The appointment of Merlin Swire as president of Hong Kong’s famous trading house in 2018, which bears his family’s name, has been billed as the start of the group’s “next chapter”.
The 47-year-old was the first member of the family since the 1860s to take on the role of “taipan”, the traditional name of the head of a British-owned Hong Kong trading house.
But three years later, that chapter seems to have ended to the surprise of some observers of the company, given the crisis facing the group in Hong Kong. He announced last month that he would return to London to manage the holding company Swire, leaving the airline group in ownership, whose flagship is Cathay Pacific Airways, facing some of the biggest challenges in its history.
The 205-year-old company has been shaken by political turmoil on its home soil and the Covid-19 pandemic. Cathay is fighting for survival and Swire’s vast Hong Kong property portfolio has taken a hit.
“Throughout the company’s history, it’s the worst time to take a step like taipan,” said Richard Harris, a fund manager at Port Shelter Investment Management, based in Hong Kong.
The replacement for the starting chair is Guy Bradley, first head of Swire’s property business. This indicates that the group is likely to focus more on real estate and less on Cathay, which has been hit by the closure of international borders.
But analysts are wondering if the change in direction will be enough to get the conglomerate back on track.
“They need to adjust their strategy.” . . They need a shock to get everyone to wake up, “said Kevin Au, director of the Center for Family Affairs at the Chinese University of Hong Kong.” Swire has been too conservative… Because of the history of its success ”.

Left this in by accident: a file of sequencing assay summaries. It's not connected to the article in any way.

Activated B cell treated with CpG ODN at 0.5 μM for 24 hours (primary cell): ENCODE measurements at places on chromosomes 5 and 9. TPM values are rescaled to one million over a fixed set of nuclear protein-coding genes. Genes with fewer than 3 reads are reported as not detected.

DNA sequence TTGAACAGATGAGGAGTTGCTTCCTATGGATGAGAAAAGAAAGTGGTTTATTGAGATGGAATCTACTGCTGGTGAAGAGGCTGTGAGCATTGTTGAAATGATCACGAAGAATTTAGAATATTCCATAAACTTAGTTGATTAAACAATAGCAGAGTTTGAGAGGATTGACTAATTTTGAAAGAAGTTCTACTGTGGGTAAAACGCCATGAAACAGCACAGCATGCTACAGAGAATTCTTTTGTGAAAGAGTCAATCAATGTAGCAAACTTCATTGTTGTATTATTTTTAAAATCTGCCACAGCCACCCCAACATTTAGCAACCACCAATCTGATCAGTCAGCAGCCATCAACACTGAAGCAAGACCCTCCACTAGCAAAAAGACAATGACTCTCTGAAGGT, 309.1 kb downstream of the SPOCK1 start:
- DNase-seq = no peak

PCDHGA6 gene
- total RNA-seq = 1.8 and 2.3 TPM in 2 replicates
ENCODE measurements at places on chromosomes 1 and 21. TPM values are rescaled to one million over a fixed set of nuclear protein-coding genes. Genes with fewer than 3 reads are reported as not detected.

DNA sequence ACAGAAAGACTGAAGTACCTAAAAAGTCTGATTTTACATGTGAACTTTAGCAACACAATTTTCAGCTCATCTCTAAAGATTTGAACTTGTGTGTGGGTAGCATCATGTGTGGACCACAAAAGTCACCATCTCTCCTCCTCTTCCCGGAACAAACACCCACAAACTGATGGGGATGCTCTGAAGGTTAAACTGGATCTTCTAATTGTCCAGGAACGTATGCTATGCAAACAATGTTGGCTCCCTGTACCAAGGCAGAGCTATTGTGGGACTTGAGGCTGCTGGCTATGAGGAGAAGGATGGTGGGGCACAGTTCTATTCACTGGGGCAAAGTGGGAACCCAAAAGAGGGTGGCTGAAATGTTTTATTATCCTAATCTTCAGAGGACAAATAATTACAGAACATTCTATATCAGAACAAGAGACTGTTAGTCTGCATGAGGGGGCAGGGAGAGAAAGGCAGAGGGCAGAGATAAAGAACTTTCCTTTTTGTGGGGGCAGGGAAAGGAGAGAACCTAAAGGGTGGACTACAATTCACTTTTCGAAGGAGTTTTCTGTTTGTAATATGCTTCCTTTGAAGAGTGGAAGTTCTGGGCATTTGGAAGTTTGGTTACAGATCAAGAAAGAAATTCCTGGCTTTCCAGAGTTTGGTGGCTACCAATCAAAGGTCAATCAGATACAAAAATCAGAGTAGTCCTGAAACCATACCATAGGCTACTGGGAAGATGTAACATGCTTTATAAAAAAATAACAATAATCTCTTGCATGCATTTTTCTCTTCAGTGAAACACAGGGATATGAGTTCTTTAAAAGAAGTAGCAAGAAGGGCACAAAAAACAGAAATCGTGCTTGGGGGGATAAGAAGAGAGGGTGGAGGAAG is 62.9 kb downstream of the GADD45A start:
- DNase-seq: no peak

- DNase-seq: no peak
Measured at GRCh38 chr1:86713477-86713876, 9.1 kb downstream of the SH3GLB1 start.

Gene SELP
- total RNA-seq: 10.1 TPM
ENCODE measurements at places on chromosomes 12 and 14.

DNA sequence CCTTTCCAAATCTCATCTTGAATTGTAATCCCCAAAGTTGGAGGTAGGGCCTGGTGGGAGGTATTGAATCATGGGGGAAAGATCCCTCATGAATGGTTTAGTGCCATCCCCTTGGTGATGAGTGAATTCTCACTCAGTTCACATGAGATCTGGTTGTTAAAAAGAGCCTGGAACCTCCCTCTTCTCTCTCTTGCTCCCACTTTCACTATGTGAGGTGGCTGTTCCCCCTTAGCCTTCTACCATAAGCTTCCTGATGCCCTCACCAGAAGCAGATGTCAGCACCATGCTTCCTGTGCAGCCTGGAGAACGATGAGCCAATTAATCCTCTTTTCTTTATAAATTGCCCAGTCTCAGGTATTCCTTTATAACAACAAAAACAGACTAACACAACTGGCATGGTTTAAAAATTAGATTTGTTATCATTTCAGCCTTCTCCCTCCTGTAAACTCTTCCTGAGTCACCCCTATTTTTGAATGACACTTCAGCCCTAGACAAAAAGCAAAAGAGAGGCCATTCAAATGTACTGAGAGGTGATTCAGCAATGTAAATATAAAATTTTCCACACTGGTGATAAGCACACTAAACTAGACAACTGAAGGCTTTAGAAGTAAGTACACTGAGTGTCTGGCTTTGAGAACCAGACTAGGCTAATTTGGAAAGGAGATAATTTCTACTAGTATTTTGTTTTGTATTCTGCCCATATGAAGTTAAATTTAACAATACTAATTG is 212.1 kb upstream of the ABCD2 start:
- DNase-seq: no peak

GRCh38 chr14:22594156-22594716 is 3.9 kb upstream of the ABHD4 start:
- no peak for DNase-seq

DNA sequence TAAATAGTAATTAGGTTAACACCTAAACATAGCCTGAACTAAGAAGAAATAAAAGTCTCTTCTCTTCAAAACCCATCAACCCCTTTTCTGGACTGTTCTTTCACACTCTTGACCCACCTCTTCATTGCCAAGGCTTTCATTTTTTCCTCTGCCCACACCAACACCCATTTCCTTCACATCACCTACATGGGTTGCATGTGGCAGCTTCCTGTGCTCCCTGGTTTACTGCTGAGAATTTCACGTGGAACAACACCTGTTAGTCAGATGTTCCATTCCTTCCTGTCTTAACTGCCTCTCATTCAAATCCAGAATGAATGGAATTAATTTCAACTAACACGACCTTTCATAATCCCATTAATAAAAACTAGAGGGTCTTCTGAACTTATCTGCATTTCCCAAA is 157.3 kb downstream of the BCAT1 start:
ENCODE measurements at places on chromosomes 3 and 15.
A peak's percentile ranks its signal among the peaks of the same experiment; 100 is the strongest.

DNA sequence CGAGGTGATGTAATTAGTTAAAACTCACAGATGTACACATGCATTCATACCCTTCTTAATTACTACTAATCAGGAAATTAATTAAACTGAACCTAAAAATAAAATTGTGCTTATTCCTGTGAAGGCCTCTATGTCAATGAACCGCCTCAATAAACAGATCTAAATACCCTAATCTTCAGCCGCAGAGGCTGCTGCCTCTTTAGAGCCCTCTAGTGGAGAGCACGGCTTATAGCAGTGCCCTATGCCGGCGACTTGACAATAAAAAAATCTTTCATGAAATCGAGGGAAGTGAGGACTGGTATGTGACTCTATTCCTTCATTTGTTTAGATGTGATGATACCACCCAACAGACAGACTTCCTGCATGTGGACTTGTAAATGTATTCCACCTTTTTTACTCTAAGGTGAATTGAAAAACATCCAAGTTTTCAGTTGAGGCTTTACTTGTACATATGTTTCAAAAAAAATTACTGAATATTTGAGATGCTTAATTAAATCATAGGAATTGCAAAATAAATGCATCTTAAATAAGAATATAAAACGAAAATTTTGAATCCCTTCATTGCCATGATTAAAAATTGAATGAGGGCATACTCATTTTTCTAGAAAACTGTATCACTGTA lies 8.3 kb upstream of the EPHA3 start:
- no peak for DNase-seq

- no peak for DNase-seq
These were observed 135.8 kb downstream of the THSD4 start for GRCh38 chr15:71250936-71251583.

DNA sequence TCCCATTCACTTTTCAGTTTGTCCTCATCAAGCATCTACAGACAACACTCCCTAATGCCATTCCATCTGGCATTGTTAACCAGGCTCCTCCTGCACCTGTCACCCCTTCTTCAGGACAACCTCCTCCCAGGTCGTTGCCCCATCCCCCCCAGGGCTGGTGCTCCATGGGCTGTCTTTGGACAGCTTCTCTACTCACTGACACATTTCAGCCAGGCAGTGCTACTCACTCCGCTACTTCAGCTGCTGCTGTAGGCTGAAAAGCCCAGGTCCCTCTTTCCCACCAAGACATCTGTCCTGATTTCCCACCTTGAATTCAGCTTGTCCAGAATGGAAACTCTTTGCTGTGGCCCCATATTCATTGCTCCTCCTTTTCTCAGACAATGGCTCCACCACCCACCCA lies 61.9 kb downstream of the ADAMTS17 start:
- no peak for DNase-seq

John Samuel Swire, son of John Swire, founder of a Liverpool textile company, began trading with China in 1861 and opened a partnership in Hong Kong in 1870. Merlin Swire is the great-great-great by John Swire-grandson.
Investors and observers say Merlin Swire is leaving Hong Kong after making only a modest impact on the conglomerate’s empire in Asia. A year after he took the helm, Cathay’s staff took part in anti-government protests in the territory, encouraging China to threaten society with regulatory action. After Merlin Swire met with government officials in Beijing, Cathay fired the chief executive. Rupert Hogg while in the chair John Slosar renounced shortly after.
Those developments, while appearing to smooth relations with Beijing, have underscored how the Communist Party government increasingly expects the Swire group to publicly support its positions even when they clash with the UK’s foreign policy.
In 2018, the group welcomed the appointment of Merlin Swire and moved to Hong Kong as a sign of the company’s firm commitment to the former British colony. “This move back to Hong Kong reflects how important Hong Kong is to the group’s activities,” the company said.
Today, Hong Kong has become an attraction for its performance. Swire Pacific announced a rare annual underlying loss in March of HK $ 3.9 billion (US $ 502 million), as the pandemic hit Cathay and his Hong Kong company. Jardine Matheson, a rival trading house of the colonial era that has diversified more widely in Southeast Asia, made an underlying net profit of US $ 1 billion for the same period.